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Current Concepts Review   |    
Current Concepts Review - Methods for Locating Missing Patients for the Purpose of Long-Term Clinical Studies*
J. SCOTT SMITH, M.D.†; HUGH G. WATTS, M.D.‡, LOS ANGELES, CALIFORNIA
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Investigation performed at the Department of Orthopaedic Surgery, University of California at Los Angeles, and the Shriners Hospital for Children, Los Angeles
J Bone Joint Surg Am, 1998 Mar 01;80(3):431-8
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Long-term follow-up studies are essential in the evaluation of the results of medical care. Unanticipated side effects and early promising results that deteriorate with time are not uncommon findings in the evaluation of newly developed medical treatments. In addition, changes in the health-care system are exerting pressure on health-care providers to contain the cost of medical services. In an effort to be more cost-effective, hospitals and physicians are incorporating cost data into the medical decision-making process. The decision to select one treatment instead of another may be made on the basis of the relative costs involved, particularly over the short term. The effect that these economic factors have on the medical outcome may not be known until long-term follow-up studies have been completed.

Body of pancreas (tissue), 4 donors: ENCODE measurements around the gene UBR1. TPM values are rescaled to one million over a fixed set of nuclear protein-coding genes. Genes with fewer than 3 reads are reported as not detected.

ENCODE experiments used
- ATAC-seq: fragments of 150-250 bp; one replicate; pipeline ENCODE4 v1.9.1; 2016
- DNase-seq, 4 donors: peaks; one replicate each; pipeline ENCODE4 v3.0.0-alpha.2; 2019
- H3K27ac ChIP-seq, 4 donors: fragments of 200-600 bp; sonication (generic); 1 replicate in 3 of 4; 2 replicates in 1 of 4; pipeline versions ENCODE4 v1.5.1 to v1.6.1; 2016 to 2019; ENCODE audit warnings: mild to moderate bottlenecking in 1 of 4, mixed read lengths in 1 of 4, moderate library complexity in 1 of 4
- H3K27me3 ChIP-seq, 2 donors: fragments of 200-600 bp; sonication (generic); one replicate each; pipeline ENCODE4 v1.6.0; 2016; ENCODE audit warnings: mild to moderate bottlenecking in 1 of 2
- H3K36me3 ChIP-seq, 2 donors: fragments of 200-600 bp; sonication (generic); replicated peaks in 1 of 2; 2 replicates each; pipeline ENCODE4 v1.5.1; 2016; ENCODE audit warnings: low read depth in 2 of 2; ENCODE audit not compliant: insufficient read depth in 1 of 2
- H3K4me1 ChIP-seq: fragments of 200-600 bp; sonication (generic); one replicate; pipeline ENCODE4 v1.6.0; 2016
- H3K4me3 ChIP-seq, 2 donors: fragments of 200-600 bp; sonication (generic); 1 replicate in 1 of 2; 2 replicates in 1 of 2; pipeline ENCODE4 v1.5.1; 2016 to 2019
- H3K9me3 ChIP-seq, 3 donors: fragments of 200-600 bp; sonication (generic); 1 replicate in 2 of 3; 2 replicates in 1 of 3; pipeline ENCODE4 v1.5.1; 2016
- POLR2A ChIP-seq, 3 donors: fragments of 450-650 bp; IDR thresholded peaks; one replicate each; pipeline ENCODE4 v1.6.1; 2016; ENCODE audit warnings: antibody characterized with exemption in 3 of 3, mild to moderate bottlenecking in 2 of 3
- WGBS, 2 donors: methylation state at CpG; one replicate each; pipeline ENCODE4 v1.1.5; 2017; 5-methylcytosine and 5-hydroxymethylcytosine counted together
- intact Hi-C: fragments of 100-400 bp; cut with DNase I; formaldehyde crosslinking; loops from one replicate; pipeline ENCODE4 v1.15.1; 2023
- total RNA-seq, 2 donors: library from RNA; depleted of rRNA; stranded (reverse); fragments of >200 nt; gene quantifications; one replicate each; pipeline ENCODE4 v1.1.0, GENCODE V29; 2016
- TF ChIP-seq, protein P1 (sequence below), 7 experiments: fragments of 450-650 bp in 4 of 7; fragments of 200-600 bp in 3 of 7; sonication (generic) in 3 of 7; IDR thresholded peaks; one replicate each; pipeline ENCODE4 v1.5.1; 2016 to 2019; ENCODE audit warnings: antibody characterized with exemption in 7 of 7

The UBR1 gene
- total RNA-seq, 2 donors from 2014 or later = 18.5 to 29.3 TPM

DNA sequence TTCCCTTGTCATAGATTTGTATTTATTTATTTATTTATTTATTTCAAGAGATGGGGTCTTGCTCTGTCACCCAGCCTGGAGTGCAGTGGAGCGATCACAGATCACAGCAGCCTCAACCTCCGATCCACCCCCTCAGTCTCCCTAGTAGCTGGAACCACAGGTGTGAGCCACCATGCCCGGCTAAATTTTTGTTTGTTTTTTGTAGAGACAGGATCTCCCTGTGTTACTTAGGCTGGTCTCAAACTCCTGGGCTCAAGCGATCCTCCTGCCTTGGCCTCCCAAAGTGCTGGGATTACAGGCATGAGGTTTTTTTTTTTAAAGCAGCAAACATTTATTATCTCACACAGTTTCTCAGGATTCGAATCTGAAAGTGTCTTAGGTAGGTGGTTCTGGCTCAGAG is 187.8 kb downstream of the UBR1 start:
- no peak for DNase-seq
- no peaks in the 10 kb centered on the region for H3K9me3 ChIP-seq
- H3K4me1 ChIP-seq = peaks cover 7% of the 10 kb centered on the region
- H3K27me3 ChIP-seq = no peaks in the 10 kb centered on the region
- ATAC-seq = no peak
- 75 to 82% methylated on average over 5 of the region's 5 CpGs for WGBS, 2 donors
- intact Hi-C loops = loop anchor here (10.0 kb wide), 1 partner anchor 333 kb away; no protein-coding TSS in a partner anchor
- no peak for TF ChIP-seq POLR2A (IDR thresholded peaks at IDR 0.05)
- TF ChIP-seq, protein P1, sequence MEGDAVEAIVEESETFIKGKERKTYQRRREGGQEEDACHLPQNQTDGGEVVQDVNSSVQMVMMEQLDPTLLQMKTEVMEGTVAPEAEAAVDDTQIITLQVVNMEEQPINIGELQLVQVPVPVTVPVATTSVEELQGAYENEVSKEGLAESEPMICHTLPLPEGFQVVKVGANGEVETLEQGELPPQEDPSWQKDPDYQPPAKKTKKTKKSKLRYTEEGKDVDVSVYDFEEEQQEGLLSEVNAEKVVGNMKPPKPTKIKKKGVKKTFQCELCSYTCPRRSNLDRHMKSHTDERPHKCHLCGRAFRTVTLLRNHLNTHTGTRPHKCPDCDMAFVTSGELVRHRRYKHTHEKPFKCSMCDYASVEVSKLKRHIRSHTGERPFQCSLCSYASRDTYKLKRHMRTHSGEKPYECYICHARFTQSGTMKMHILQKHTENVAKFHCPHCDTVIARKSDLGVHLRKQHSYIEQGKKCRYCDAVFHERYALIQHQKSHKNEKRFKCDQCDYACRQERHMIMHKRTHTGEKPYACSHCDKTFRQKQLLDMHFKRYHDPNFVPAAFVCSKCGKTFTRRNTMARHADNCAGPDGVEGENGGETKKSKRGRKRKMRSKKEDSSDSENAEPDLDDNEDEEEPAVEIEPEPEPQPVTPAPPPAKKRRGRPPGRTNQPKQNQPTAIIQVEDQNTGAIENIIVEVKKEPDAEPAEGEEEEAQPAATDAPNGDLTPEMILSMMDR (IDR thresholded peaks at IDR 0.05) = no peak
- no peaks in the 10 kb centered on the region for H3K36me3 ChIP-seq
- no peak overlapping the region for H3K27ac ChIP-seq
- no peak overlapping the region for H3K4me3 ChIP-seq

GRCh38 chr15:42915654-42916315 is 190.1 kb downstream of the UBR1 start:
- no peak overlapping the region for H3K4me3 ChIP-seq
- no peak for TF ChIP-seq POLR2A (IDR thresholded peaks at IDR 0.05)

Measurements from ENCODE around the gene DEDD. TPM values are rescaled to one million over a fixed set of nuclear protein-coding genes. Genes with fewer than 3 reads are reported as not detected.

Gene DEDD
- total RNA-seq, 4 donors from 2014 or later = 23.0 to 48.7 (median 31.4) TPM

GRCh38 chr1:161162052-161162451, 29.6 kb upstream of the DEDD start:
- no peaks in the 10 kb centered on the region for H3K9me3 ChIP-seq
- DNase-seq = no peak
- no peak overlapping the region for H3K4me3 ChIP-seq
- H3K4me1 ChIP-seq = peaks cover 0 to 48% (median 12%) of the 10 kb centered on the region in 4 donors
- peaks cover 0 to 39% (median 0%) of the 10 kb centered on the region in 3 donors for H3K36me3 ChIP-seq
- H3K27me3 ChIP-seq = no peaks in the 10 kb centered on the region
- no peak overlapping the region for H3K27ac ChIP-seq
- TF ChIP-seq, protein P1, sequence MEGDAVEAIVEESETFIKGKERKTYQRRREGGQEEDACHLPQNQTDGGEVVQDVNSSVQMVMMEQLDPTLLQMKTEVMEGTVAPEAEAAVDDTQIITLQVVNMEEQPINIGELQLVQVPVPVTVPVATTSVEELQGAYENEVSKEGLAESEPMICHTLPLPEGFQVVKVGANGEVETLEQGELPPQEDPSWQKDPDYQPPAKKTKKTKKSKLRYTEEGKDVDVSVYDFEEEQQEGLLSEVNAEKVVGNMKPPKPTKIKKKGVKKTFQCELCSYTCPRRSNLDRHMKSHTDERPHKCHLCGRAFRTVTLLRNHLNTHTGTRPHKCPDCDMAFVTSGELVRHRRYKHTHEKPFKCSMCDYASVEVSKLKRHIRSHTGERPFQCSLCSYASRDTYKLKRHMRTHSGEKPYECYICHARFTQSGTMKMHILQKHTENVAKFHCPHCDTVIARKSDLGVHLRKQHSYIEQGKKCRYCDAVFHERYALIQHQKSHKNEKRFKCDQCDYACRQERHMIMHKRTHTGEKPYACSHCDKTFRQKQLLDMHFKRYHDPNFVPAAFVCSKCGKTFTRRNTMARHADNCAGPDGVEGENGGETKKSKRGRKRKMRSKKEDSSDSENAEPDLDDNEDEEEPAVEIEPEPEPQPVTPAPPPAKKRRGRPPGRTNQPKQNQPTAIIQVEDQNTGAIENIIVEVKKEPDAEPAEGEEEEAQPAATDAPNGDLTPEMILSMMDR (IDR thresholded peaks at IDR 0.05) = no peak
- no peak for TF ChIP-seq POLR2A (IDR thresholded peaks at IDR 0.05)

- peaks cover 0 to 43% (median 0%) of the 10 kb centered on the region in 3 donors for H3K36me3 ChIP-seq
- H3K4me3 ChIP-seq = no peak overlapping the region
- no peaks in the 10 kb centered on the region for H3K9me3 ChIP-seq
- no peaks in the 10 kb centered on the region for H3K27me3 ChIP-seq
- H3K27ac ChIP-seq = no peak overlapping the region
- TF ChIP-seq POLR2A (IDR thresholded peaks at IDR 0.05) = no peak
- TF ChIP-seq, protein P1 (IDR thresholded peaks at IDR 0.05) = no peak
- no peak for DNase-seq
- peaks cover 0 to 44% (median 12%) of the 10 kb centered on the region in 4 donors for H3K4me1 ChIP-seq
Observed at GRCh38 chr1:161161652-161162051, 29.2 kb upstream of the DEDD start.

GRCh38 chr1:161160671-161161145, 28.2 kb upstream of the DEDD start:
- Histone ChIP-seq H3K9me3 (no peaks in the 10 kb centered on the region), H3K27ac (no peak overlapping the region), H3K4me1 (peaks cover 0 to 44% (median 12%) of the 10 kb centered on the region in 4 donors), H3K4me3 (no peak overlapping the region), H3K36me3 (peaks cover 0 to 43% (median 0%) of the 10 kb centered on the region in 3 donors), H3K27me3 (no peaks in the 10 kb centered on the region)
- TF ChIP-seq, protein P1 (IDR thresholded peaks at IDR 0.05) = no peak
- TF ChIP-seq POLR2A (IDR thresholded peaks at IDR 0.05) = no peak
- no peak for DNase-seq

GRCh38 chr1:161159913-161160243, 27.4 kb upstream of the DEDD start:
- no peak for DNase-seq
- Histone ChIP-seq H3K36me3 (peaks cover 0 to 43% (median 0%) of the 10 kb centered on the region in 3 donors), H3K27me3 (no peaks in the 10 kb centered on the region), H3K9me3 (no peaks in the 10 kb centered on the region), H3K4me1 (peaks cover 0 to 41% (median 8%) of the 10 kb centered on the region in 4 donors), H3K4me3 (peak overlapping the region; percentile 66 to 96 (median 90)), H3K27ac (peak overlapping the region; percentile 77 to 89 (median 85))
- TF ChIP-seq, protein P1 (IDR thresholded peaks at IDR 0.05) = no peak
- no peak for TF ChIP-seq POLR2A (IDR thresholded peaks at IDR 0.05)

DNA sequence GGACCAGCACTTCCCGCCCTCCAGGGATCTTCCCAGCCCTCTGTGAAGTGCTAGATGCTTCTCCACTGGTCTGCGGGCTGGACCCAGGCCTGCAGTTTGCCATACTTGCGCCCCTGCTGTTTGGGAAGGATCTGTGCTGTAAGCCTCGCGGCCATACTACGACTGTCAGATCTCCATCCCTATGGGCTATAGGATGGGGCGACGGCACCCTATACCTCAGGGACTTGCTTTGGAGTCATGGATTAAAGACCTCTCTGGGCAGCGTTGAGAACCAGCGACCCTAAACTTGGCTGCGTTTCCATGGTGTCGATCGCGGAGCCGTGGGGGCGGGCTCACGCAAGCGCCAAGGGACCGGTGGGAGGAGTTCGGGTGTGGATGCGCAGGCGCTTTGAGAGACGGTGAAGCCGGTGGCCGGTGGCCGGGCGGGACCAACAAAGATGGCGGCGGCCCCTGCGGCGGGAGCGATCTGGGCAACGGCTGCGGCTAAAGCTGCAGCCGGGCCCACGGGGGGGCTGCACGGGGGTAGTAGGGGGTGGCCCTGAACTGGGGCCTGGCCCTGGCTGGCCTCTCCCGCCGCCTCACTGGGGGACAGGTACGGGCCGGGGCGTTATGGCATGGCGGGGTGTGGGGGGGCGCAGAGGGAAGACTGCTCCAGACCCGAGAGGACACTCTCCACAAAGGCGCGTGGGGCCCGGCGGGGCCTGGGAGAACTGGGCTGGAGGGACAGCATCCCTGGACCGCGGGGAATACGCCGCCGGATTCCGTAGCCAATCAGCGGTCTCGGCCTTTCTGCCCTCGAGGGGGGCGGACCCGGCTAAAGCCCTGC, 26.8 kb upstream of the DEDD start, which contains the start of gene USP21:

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    Accreditation Statement
    These activities have been planned and implemented in accordance with the Essential Areas and policies of the Accreditation Council for Continuing Medical Education (ACCME) through the joint sponsorship of the American Academy of Orthopaedic Surgeons and The Journal of Bone and Joint Surgery, Inc. The American Academy of Orthopaedic Surgeons is accredited by the ACCME to provide continuing medical education for physicians.
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